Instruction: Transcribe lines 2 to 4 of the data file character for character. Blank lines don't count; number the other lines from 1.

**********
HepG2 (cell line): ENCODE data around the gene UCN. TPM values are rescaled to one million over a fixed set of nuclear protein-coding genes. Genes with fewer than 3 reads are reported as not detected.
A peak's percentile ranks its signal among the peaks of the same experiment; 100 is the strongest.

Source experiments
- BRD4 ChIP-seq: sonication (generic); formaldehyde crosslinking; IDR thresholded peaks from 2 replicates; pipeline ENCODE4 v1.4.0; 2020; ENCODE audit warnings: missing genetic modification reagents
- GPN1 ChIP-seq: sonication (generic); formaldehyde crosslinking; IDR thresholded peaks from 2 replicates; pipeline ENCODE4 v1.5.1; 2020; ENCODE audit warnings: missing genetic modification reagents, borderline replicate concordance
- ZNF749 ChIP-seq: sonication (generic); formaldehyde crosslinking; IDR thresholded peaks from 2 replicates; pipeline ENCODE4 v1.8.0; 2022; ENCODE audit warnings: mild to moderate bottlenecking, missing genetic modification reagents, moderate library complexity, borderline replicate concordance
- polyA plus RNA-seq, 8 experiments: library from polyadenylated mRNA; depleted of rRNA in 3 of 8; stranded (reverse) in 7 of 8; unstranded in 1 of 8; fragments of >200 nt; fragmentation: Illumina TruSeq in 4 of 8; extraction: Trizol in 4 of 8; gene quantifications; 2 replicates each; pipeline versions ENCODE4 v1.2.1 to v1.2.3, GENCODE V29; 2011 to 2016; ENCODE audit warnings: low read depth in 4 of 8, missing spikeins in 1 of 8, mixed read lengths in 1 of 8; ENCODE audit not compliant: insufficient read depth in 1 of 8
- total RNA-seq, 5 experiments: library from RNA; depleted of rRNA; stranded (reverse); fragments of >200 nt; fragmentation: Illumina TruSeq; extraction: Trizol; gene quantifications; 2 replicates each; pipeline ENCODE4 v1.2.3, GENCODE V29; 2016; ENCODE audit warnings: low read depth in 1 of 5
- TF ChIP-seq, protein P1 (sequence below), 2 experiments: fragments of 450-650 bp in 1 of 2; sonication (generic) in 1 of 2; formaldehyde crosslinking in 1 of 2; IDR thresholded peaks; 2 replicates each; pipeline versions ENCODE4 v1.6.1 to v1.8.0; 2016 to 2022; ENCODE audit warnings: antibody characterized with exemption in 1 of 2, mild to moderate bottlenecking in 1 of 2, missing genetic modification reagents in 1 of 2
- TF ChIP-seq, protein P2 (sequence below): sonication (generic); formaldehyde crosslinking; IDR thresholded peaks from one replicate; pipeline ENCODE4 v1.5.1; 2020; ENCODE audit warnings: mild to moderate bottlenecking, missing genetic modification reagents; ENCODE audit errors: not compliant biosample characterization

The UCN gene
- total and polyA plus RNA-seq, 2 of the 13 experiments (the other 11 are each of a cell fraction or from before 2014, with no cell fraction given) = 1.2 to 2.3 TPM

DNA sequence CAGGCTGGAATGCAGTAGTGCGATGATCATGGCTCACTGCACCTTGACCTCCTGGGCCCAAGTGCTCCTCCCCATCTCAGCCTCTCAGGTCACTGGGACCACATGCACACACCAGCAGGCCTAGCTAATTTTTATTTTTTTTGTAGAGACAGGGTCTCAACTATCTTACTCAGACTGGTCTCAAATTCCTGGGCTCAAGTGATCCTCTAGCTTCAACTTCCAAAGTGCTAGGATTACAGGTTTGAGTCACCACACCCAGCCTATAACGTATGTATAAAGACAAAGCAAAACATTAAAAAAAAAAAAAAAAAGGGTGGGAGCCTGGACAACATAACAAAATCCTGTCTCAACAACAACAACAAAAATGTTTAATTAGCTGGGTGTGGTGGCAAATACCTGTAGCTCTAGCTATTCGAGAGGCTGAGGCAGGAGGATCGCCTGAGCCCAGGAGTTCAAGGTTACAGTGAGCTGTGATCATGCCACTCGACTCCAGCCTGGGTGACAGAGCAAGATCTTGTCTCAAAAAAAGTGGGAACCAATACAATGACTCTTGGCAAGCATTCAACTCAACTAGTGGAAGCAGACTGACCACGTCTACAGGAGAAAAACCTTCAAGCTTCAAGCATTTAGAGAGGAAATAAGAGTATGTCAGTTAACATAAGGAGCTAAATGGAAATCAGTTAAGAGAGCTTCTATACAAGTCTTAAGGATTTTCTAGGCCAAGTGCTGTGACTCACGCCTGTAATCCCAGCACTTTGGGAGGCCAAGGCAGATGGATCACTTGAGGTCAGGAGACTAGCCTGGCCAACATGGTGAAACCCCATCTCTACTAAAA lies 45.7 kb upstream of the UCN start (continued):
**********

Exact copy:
A peak's percentile ranks its signal among the peaks of the same experiment; 100 is the strongest.

Source experiments
- BRD4 ChIP-seq: sonication (generic); formaldehyde crosslinking; IDR thresholded peaks from 2 replicates; pipeline ENCODE4 v1.4.0; 2020; ENCODE audit warnings: missing genetic modification reagents